High engagement of French diplomacy, Czech Presidency as bench mark for Polish Presidency

Foundation for European Studies - European Institute
Assessment of French Presidency
As regards to the key priorities for the presidency formulated by France, including the Climate and Energy Package and the finalization of the Lisbon Treaty ratification, the general assessment of the presidency is that “the Presidency was difficult for France and very good for Poland”[1]. What has been stressed is the deep involvement of France in actions taken in the interest of the whole European Union, a reasonable balance between an intergovernmental and a community approach. An important feature of the passed presidency was also the ability to work out compromise between the diversified interests of member states in a way that took into consideration the positions of individual member states.
Even if not all the objectives of the presidency were achieved, yet – as stressed by Mikolaj Dowgielewicz, the Secretary of State at the Office of the Committee for European Integration (UKIE) – the presidency “has to face two major emergencies (war in Georgia and the economic crisis)”[2], which as if naturally become two major issues the Union should have reacted to. Especially with regard to the Georgian conflict – in the opinion of Dowgielewicz – “President Sarkozy has a very difficult situation and what he did to secure Georgian independence on the one hand and to keep the Union speaking with one voice on the other hand has to be highly appreciated”[3].
Yet an EU expert, Pawel Swieboda, noted that the role of Sarkozy in the Georgian conflict turned out to be “most ambiguous”. “Even if he managed to exclude the worst scenario, but the concessions to Russia as regards Georgia’s territorial integrity went too far” [4].
What is being stressed in the assessment of the French Presidency is also the role of President Sarkozy in reaching settlement regarding the Climate and Energy Package. The current issues made the presidency take instant, unplanned actions, yet still, the presidency was able to deal with one of the most important priorities and reach a compromise, which should be seen as a real success.[5]
Thus, the general assessment of the French Presidency in Poland is positive; it has been stressed that the success of the presidency was also driven by professional skills and deep involvement of the French diplomacy.[6]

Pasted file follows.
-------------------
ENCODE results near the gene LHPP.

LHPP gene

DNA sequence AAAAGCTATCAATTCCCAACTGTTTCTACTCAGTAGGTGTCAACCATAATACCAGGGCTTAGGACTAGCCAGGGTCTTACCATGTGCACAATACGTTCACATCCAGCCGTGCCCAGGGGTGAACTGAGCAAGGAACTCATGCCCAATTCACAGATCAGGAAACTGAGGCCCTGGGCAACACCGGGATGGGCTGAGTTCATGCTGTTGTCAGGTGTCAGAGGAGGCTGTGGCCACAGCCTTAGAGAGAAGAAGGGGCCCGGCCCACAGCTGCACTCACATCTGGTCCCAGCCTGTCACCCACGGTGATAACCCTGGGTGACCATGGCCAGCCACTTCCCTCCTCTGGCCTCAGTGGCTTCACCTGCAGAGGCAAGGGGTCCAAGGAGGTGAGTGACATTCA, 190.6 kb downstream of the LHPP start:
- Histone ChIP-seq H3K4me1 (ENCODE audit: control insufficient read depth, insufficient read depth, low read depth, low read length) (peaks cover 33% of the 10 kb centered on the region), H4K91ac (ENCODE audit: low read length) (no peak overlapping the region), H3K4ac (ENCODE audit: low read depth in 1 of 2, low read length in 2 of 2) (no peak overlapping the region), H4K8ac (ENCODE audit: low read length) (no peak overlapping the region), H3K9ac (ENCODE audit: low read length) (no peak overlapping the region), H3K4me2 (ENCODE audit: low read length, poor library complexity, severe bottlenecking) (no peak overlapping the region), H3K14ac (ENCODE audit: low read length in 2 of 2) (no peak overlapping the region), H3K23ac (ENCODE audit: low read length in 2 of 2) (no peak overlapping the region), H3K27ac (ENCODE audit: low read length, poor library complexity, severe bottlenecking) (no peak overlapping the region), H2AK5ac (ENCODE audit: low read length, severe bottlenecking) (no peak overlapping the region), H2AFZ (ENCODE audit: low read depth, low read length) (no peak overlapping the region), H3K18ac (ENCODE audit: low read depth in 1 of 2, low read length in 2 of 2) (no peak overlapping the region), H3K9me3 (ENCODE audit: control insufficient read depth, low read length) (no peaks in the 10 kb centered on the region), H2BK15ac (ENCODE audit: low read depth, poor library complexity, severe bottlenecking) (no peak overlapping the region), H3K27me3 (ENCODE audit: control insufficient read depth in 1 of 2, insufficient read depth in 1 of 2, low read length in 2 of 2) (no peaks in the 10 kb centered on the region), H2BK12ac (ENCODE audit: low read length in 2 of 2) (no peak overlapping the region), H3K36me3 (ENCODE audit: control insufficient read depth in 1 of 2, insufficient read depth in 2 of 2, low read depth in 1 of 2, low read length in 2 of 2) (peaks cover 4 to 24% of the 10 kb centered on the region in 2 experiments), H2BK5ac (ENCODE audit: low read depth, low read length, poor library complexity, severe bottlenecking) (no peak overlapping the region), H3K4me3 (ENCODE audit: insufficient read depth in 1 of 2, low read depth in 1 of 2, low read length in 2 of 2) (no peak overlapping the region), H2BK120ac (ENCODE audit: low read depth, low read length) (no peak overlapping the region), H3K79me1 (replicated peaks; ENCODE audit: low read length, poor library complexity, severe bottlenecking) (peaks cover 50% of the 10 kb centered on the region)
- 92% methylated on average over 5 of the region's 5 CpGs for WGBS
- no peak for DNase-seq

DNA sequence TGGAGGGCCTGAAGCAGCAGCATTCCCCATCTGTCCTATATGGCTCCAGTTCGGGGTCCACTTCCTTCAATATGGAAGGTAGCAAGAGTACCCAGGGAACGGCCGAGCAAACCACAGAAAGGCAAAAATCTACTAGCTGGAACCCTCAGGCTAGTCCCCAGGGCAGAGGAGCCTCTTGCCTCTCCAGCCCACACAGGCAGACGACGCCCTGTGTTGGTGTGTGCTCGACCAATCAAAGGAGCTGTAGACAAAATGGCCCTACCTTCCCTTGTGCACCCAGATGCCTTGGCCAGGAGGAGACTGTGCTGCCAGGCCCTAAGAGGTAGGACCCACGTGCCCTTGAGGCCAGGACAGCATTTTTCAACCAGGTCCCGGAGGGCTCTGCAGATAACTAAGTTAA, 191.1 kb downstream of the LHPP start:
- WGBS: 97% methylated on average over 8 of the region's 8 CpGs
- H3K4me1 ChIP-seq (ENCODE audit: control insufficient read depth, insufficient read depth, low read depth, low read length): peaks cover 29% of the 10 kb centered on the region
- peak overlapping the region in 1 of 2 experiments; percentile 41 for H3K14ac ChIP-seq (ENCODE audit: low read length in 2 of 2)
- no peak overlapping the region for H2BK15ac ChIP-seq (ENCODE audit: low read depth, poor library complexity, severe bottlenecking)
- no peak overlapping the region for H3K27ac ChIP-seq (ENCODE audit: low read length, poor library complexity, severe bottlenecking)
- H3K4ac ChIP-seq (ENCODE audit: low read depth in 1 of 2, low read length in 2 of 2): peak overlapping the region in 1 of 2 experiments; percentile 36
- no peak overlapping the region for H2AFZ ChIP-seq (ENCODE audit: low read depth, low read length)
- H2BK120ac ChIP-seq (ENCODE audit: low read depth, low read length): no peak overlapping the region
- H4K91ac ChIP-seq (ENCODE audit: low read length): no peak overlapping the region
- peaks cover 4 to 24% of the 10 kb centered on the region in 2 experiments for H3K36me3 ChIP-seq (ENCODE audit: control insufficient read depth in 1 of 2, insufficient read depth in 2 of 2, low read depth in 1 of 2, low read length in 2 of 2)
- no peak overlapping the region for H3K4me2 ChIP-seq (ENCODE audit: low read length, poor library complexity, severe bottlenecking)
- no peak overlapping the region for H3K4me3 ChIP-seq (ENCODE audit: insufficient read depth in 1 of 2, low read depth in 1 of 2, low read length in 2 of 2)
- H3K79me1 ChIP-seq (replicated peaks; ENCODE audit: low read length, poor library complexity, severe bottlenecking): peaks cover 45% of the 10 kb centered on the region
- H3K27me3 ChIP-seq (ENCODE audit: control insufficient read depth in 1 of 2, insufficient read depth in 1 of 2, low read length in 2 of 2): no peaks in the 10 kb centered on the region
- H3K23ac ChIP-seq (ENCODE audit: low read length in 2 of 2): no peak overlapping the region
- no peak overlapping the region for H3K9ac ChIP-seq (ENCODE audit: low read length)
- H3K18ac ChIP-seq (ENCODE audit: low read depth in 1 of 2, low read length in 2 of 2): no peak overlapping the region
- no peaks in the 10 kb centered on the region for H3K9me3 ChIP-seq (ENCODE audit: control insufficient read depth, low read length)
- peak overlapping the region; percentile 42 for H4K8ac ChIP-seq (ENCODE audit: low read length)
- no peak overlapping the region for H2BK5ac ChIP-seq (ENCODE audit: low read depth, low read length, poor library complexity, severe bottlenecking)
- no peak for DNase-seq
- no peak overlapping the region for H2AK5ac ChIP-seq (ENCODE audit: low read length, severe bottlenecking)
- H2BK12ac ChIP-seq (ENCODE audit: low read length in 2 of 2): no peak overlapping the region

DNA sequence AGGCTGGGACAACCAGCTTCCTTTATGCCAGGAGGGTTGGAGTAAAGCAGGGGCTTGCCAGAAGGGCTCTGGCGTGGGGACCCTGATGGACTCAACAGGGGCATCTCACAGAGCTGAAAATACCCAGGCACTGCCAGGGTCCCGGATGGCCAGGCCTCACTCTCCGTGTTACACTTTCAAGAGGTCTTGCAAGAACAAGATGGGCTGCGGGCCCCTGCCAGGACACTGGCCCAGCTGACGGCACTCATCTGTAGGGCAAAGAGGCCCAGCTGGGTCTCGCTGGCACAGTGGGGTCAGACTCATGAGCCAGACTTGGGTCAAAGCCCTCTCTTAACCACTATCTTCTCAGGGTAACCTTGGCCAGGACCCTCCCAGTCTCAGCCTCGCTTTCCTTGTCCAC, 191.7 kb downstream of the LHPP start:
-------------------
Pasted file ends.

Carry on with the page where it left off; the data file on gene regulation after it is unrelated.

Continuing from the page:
Czech Presidency
When the Czech Republic took over the EU-presidency, the Prime Minister of Poland, Donald Tusk, announced that Poland will support the Czech Republic as the first new Central-European member state to preside in the EU. The Prime Minister declared his conviction that the Czech Republic will be independent in actual management of the Presidency. In such areas as liberalization, independence of economic entities or decreasing bureaucratic regulations, the Czech Presidency can count on the full support of Poland.[7]
According to the Minister of Foreign Affairs, Radoslaw Sikorski, “the states of our region – both on the level of prime ministers and ministers of foreign affairs – are quite well prepared for Czech Presidency”.[8] To this end, meetings within the Visegrad Group were very fruitful, especially with regard to the question of the establishment of the Eastern Partnership.
The Head of the Office of the Committee for European Integration (UKIE), Mikolaj Dowgielewicz, stressed that an important question to tackle by the Czech Presidency will be the diversification of energy supply and in this respect, Poland has already been cooperating closely with the presidency.[9]
Another key interest for the presidency – in the opinion of the head of UKIE – will be the review of the issues relating to furthering liberalization of labour markets.[10]
Poland will see to able running the Presidency by the Czechs and will use the experiences from the Czech Presidency as useful clues for the future Polish Presidency.

[1] M. Dowgielewicz, “Prezydencja Francji bardzo dobra dla Polski” [French Presidency very good for Poland], Polish Press Agency, 30 December 2008, available at: (last access: 25 January 2009).

[2] Ibid.

[3] Ibid.

[4] P. Swieboda, “Przewodnictwo Francji w UE adekwatne na trudne czasy” [French Presidency “adequate for difficult times”, Polish Press Agency, 30 December 2008, available at: (last access: 25 January 2009).

[5] R. Trzaskowski, “Francuzom udał się prezydencja w UE” [The French successful in EU Presidency], Polish Press Agency, 30 December 2008, available at: (last access: 25 January 2009).

[6] M. Dowgielewicz, op. cit.

[7] Premier: “Będziemy wspierać Czechy w ich prezydencji”, [Prime Minister, “We will support the Czechs in their Presidency”], Polish Press Agency, 23 December 2008, available at: (last access: 25 January 2009).

[8] Ibid.

[9] Ibid.

[10] M. Dowigielewicz quoted by Polish Press Agency, 23 December 2008, available at: (last access: 25 January 2009).